God and Sex:
What the Bible Really Says

Once, while serving as a military chaplain, I attended a training event in Colorado Springs. There we toured the world headquarters of the Evangelical “Focus on the Family” ministry. Our friendly guide explained to us that their organization existed to promote the “biblical model” of the family in the modern world. A cheeky question popped into to my mind: “By ‘biblical model’ do you mean the polygamy practiced in the Old Testament, or the celibacy encouraged in the New Testament?” But I held my tongue, as I wanted to be a polite guest. But since this event, I have often reflected on how many ways the Bible has been used in contemporary discussions over policies regarding the family, marriage, and sexuality.

As Latter-day Saints, we have the teachings of the living prophets to help guide us through these issues. But many potential allies and adversaries use the Bible centrally in their arguments about these topics. Since we count the Bible as scripture too, it might behoove us to stay up to speed on what people are claiming the Bible says. One voice in this matter who speaks with considerable clout is Harvard’s Michael Coogan, editor of the acclaimed Oxford Annotated Bible and author of a slim and handy volume, God and Sex: What the Bible Really Says, where he brings his training to bear to explain what the Bible’s authors and earliest readers likely saw as its message about the regulation of sex and family relations.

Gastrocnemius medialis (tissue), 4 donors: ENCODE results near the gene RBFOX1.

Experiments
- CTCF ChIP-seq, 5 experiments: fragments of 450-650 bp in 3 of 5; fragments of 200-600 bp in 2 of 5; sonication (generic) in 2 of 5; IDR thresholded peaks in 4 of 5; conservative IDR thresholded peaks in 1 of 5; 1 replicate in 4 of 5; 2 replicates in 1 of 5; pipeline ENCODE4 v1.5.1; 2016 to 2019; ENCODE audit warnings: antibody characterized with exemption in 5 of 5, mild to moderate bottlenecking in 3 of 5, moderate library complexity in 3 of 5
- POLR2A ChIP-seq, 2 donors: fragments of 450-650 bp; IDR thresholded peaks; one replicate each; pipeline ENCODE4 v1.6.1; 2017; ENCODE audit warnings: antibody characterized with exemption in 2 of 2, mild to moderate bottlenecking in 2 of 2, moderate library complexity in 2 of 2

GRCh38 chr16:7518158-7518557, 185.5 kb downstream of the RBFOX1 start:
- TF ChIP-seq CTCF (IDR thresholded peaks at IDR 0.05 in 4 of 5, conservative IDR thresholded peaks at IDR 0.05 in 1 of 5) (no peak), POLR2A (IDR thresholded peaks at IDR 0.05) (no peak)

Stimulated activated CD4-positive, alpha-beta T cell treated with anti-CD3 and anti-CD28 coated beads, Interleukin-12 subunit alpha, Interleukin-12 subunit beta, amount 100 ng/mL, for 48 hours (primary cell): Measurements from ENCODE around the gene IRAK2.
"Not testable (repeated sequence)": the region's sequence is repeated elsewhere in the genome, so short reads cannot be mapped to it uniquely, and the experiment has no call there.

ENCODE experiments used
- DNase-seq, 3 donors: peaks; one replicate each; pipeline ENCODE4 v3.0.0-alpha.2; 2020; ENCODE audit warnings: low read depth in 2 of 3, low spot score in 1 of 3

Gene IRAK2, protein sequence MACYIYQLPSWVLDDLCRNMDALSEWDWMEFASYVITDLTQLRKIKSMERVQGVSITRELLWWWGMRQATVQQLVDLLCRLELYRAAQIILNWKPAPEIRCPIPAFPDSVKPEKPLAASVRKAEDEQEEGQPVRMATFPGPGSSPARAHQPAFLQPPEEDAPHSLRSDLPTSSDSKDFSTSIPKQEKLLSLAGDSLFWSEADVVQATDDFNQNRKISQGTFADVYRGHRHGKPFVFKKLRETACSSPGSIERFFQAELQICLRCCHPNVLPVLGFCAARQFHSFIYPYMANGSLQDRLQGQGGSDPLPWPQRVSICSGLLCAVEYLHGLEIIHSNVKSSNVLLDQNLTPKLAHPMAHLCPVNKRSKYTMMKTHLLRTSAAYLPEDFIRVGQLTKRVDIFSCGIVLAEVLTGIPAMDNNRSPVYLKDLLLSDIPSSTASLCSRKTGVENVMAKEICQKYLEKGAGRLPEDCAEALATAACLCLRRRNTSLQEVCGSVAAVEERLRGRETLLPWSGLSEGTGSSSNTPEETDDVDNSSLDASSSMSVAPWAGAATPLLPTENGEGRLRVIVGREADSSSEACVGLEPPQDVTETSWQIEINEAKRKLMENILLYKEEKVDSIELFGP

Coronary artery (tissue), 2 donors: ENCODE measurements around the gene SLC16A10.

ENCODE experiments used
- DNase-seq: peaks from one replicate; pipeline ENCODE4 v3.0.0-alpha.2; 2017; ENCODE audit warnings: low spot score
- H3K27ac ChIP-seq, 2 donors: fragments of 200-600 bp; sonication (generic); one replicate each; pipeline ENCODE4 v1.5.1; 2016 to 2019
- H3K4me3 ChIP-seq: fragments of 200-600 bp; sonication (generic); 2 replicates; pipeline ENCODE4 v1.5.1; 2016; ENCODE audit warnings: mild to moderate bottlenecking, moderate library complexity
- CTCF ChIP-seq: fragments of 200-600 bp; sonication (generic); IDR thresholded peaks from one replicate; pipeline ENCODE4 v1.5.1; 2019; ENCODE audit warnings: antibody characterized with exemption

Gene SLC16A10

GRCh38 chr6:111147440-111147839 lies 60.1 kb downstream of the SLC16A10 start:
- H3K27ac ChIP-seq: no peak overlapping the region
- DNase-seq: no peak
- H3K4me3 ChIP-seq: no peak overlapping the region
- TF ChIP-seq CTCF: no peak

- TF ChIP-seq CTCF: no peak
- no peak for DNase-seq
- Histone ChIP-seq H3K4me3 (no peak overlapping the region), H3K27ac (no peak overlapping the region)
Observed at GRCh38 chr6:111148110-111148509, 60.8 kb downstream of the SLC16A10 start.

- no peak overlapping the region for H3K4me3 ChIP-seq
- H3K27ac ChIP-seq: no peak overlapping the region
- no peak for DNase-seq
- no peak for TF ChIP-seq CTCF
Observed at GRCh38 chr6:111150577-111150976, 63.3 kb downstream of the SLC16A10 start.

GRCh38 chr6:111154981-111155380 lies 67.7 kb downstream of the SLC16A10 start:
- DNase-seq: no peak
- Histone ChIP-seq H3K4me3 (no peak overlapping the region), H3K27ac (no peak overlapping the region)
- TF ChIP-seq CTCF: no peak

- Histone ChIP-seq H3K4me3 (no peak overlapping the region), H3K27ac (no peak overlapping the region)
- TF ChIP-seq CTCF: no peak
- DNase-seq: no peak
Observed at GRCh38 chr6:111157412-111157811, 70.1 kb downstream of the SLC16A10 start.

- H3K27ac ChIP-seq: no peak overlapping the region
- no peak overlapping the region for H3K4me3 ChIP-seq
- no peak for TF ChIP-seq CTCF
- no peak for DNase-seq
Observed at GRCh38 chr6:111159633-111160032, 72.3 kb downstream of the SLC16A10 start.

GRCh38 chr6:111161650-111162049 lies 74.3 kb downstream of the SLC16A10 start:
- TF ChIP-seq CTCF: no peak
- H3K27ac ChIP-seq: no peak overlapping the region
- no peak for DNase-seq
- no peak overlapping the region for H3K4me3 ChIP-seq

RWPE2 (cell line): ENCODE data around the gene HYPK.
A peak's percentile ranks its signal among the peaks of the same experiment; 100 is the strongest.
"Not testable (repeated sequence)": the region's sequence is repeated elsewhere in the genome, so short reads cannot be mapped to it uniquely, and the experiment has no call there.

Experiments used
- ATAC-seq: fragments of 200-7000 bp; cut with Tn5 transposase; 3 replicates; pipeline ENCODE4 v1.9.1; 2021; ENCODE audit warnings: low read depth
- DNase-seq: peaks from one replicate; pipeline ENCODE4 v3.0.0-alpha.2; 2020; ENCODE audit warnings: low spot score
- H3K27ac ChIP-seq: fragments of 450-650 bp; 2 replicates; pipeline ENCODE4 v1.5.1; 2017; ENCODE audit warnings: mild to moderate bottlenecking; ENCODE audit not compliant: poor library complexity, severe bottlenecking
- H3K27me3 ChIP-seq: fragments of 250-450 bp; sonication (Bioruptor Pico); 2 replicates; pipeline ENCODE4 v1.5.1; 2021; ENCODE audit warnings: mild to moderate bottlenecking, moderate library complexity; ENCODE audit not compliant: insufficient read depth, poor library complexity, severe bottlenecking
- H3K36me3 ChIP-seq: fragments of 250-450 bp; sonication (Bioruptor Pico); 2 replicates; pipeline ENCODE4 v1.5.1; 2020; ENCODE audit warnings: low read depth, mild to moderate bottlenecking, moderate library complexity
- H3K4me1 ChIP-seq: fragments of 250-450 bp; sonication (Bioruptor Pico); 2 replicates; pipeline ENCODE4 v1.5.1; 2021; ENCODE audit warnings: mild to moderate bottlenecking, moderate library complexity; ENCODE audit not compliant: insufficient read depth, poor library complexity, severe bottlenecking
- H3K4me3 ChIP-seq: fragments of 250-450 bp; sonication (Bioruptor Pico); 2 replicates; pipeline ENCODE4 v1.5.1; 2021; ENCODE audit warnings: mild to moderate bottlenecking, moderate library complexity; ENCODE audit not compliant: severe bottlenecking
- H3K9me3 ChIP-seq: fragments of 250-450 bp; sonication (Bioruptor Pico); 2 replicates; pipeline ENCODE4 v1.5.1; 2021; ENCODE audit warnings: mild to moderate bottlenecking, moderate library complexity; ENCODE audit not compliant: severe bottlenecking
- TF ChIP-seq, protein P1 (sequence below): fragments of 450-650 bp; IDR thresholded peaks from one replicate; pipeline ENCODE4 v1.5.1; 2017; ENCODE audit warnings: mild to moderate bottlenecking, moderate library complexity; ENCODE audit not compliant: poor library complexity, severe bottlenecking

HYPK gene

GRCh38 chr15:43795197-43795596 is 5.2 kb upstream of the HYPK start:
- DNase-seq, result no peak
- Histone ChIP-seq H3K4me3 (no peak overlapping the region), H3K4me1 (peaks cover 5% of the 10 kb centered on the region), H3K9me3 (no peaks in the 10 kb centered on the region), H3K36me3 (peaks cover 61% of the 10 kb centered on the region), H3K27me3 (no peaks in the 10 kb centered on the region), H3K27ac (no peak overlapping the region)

Michael Coogan approaches the Bible from a more secular approach than many Latter-day Saints would be comfortable with. Yet he brings up several topics of specific interest to Mormons and even pronounces that, contrary to most other Christians, we have it exactly right in how we interpret certain biblical passages. Most dramatically, on patriarchal polygamy—which many Christians have tried to interpret away despite it being nowhere proscribed in the New Testament—Coogan has this to say:

So, with the authority of the Bible behind them, early Mormons argued for “plural marriage,” and some Mormon fundamentalist sects continue to practice polygyny. They were and are right: if the Bible provides authoritative models, then a man should be allowed to have more than one wife, as did Abraham, Jacob, David, and other biblical heroes, with no hint of divine disapproval. (79)